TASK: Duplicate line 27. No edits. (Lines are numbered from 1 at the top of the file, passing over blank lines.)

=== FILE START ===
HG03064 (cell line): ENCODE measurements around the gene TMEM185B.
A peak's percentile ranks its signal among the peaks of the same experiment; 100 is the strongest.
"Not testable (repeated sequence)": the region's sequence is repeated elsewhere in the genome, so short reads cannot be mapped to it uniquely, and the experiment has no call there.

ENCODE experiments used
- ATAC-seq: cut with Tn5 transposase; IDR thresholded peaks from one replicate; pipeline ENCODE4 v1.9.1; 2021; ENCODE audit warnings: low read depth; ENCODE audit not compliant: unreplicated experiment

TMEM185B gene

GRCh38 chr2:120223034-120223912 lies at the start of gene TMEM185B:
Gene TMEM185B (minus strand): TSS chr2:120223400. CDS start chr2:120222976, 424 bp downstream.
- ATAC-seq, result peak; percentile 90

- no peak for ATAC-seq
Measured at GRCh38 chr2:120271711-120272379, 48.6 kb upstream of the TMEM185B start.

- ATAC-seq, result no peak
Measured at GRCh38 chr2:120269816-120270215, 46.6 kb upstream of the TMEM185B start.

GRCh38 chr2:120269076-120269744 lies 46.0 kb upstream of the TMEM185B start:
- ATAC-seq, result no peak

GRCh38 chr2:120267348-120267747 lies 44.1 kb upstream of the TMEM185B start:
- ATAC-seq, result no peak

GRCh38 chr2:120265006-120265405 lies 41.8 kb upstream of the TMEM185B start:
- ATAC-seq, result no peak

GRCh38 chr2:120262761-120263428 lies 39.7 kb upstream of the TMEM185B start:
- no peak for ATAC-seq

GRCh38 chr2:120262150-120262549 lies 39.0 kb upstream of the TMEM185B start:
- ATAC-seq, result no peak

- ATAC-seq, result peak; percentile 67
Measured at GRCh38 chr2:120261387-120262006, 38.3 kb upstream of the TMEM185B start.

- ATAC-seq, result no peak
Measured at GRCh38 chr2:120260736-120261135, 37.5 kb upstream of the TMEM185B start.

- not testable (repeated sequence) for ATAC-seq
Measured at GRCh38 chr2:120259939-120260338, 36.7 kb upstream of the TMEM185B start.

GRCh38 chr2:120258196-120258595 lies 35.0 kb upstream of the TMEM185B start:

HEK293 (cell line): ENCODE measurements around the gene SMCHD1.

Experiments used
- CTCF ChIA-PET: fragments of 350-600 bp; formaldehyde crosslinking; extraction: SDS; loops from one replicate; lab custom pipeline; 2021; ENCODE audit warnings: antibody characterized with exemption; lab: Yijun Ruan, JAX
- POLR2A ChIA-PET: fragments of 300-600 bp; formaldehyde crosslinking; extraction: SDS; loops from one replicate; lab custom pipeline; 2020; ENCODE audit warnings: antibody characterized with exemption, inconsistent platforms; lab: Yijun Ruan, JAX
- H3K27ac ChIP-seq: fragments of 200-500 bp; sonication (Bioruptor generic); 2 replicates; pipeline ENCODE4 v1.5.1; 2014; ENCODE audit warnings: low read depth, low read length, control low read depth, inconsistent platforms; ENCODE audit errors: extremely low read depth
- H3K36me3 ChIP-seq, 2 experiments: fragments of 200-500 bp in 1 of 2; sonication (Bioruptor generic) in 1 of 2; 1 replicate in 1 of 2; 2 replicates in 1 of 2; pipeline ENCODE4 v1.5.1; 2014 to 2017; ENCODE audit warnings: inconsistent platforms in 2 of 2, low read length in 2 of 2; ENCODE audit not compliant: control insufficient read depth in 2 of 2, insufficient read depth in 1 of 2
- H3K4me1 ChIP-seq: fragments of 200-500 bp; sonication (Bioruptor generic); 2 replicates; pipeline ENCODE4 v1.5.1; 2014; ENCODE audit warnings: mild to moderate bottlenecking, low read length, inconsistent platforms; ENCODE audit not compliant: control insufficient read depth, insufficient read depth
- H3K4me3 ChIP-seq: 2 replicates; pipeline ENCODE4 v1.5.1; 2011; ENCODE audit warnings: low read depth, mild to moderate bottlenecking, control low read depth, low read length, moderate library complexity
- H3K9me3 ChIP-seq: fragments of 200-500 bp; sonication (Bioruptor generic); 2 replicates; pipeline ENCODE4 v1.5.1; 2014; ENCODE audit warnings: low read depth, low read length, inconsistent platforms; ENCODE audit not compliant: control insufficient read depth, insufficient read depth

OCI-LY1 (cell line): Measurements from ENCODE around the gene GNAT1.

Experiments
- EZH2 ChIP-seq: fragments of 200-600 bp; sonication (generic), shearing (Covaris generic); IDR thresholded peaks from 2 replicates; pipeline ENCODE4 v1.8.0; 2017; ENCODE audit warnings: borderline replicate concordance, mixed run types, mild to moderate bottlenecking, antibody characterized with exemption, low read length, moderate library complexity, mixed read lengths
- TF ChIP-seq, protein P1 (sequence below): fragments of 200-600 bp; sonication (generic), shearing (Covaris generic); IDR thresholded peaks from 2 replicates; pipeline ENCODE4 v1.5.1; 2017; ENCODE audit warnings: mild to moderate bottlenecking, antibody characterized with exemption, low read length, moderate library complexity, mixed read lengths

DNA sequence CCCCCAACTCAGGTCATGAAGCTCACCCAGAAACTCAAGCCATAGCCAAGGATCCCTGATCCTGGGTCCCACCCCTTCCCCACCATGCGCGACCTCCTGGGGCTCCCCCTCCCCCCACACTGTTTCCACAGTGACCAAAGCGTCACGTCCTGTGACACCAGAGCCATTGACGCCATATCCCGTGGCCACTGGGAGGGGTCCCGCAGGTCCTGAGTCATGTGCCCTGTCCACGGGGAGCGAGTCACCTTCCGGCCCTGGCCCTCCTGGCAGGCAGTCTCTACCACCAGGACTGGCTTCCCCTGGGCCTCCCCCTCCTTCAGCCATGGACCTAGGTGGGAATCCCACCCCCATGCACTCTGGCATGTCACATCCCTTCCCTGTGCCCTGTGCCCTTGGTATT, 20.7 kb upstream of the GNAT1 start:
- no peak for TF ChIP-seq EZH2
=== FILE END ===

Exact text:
Measured at GRCh38 chr2:120260736-120261135, 37.5 kb upstream of the TMEM185B start.